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Footballs take recycled form

Footy fill-up: Cooper Thomson is a picture of concentration at Kyabram library on Monday during one of three Upcycled Footy Making programs run by former fashion designer, Katrina Naish.
Footy friends: Judy and Jack Wu were given the opportunity to make their own footballs, filled with textile scraps, during an educational session where participants were given an explanation of how the end product helped the environment.
Starting young: Ruben Campbell may not have had a full understanding of the upcycling program, but he was more than eager to get among the mounds of scrap material offered as filling for the upcycling football program.

When Katrina Naish stepped away from the glitz and glamour that is the fashion industry she had a clear direction for the future.

That vision has landed her in the driver’s seat of a unique upcycling business which takes waste from that same industry and uses it as an educational tool for the next generation.

Ms Naish was at Kyabram library last week after reaching out to the Campaspe shire, offering her skills and expertise to provide three sessions at the region’s various libraries during its winter school holiday program.

A Fitting Connection is the name of Ms Naish’s business, based out of North Melbourne,

She said her company ethos was to educate students to not only start to understand the complexity of textile waste and circular economy, but to also see textile waste as a resource.

“We do that by facilitating opportunities to explore upcycling that earns financial rewards,” she said, explaining the company’s fundraising with purpose initiative involved turning pre-loved clothing and textiles into saleable products.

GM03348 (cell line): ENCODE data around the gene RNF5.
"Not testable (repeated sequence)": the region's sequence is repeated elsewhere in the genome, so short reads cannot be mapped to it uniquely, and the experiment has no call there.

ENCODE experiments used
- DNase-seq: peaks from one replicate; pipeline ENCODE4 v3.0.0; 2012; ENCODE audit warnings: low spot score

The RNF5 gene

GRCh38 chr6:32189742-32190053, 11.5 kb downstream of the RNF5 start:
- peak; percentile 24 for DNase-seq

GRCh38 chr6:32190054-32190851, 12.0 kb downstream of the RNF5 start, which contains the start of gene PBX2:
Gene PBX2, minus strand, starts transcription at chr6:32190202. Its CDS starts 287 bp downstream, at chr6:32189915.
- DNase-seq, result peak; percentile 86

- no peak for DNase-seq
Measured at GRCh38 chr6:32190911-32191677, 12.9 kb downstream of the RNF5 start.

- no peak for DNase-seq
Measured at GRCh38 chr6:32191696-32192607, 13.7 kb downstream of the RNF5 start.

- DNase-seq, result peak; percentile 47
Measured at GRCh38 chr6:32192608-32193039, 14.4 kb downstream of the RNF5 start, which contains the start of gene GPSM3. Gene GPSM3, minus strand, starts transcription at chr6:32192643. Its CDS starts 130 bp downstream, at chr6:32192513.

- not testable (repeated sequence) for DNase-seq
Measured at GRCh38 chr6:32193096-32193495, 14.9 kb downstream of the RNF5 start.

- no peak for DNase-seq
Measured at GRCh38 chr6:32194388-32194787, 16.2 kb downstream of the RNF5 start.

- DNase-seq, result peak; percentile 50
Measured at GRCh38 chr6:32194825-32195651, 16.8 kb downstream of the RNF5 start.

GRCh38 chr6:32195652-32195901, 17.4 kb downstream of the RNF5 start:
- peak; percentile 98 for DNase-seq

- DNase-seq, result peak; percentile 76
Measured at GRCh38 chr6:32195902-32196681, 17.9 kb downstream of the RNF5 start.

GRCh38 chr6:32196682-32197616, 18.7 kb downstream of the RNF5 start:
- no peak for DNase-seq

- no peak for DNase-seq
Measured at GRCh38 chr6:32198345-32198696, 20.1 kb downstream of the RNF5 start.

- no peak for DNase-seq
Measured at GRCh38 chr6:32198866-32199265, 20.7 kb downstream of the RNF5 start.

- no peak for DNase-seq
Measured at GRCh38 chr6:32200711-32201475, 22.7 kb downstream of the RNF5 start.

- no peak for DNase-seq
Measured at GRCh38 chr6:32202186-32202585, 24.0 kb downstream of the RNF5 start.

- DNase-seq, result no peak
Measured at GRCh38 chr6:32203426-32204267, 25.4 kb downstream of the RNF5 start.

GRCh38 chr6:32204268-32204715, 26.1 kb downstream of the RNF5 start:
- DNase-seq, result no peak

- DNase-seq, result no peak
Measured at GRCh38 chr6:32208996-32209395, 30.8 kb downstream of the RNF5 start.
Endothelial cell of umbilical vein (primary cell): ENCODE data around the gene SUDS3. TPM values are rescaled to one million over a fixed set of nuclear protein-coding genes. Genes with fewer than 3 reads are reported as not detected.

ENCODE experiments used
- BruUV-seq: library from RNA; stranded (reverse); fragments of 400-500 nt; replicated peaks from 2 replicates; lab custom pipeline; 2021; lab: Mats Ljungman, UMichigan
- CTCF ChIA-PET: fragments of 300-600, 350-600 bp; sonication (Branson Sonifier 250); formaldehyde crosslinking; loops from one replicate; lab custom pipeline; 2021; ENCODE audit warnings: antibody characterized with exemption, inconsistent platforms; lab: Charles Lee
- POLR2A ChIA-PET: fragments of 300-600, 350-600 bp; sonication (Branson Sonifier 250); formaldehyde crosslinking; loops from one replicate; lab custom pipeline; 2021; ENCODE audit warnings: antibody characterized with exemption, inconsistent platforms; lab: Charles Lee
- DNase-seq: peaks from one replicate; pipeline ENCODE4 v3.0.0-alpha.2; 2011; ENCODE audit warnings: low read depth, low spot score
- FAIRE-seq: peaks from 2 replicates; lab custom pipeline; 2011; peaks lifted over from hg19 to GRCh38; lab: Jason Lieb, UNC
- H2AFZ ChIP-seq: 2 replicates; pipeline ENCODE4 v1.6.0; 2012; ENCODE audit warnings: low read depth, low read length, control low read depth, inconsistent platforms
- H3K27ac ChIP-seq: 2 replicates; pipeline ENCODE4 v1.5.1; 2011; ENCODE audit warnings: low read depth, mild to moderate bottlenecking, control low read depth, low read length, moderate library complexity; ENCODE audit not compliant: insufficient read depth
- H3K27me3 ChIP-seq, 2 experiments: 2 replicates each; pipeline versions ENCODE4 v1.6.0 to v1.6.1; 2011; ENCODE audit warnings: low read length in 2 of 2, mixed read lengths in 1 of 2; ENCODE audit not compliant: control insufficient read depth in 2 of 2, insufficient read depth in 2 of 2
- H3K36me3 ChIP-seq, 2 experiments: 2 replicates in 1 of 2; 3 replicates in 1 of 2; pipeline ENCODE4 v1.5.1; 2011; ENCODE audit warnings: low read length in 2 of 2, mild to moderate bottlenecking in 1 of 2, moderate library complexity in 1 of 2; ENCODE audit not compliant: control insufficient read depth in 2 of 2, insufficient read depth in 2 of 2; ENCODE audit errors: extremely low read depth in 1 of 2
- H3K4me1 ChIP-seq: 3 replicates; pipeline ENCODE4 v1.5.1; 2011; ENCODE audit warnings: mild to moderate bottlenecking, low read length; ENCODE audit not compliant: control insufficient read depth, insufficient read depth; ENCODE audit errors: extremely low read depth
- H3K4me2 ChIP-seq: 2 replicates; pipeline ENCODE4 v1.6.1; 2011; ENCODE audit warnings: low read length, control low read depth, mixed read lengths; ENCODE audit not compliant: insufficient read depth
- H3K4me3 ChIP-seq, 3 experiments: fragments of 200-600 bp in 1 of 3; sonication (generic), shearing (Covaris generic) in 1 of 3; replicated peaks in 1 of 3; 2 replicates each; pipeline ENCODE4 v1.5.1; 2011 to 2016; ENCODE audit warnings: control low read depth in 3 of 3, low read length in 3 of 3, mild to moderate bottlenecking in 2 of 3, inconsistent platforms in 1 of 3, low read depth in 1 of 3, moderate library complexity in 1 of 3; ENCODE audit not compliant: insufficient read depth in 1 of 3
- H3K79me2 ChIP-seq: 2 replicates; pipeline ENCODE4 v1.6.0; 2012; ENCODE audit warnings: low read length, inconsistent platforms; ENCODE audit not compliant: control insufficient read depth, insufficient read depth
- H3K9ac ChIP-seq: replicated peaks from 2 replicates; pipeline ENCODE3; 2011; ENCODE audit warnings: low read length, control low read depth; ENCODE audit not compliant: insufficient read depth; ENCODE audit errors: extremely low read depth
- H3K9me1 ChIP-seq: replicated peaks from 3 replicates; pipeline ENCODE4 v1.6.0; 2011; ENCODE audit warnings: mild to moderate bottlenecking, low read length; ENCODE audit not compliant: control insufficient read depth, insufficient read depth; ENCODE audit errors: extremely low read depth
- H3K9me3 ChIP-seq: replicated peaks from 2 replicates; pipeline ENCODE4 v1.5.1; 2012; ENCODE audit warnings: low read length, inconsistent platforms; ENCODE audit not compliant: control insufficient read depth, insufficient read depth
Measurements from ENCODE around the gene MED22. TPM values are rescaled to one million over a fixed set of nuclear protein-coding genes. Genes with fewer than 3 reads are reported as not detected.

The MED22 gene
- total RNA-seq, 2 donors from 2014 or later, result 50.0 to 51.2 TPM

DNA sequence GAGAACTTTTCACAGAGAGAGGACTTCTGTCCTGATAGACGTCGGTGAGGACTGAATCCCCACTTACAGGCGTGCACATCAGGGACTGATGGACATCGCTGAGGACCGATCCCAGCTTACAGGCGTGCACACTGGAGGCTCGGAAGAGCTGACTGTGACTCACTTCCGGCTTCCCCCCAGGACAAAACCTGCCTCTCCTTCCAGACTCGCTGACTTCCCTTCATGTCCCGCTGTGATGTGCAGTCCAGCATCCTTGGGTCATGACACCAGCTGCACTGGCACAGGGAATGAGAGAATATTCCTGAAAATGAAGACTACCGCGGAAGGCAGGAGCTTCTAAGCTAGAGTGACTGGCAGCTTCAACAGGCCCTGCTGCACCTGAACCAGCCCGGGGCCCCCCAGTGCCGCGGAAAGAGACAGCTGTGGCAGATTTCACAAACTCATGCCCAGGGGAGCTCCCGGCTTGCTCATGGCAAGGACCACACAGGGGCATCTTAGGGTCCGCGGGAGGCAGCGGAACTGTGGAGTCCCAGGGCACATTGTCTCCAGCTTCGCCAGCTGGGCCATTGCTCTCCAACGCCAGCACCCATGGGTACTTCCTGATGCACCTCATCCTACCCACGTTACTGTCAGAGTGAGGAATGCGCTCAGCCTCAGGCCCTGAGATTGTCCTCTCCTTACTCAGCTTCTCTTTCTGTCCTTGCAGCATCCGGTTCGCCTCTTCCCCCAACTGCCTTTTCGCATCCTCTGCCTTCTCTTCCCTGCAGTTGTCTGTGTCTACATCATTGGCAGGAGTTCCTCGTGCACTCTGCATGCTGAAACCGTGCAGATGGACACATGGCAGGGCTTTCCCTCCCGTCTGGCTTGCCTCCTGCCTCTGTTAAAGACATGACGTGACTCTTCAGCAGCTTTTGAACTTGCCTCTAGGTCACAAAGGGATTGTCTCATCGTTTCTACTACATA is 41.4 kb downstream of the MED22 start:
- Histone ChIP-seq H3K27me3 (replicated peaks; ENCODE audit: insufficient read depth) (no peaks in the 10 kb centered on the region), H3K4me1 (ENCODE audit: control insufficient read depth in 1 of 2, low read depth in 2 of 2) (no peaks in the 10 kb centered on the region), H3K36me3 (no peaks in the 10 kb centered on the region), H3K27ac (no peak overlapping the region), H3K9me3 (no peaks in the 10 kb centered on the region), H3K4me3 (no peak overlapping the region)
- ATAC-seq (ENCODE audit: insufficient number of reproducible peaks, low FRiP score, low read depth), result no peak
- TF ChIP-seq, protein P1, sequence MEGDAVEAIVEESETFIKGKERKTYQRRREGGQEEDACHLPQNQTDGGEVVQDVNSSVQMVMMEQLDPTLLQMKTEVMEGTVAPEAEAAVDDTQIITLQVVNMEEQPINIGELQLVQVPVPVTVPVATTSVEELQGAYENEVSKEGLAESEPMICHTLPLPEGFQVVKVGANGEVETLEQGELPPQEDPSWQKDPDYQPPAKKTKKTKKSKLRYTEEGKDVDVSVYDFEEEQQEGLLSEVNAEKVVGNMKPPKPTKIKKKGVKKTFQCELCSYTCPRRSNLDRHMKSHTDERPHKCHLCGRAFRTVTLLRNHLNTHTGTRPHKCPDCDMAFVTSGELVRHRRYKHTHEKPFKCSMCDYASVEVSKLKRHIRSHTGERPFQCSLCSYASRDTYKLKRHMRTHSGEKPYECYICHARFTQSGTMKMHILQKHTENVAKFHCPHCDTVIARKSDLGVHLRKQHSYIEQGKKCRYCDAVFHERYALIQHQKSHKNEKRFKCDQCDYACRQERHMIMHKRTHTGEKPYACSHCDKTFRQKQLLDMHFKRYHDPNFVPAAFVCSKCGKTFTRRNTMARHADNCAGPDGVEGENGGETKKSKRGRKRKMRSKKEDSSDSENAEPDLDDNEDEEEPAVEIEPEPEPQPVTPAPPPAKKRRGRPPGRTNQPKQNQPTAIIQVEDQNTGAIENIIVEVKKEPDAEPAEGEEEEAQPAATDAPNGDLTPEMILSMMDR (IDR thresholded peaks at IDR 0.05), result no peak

At Kyabram earlier this week it was a simple “stuffed” football upcycling program which captured the imagination of participants.

“The aim is to help the environment by keeping textile products from the cutting room floor from becoming landfill.

“I never felt right that we use so much material and pivoted my business from creating fashion collections to using the waste connected to the industry,” Ms Naish said.

She grew up in Glenrowan and her family spent some time in Finley. Her brother now lives in Moama.

She said the upcycled footballs had been in big demand since starting the workshops.

A program offering migrant and refugee women training in the industry, titled Second Stitch, is also part of A Fitting Connection’s work.

“It offers women a chance to learn the skills to work in the textile industry,” she said.

“The whole goal is to keep stuff out of landfill and today the kids will walk away with a football and be conscious about the role they have played in doing just that.”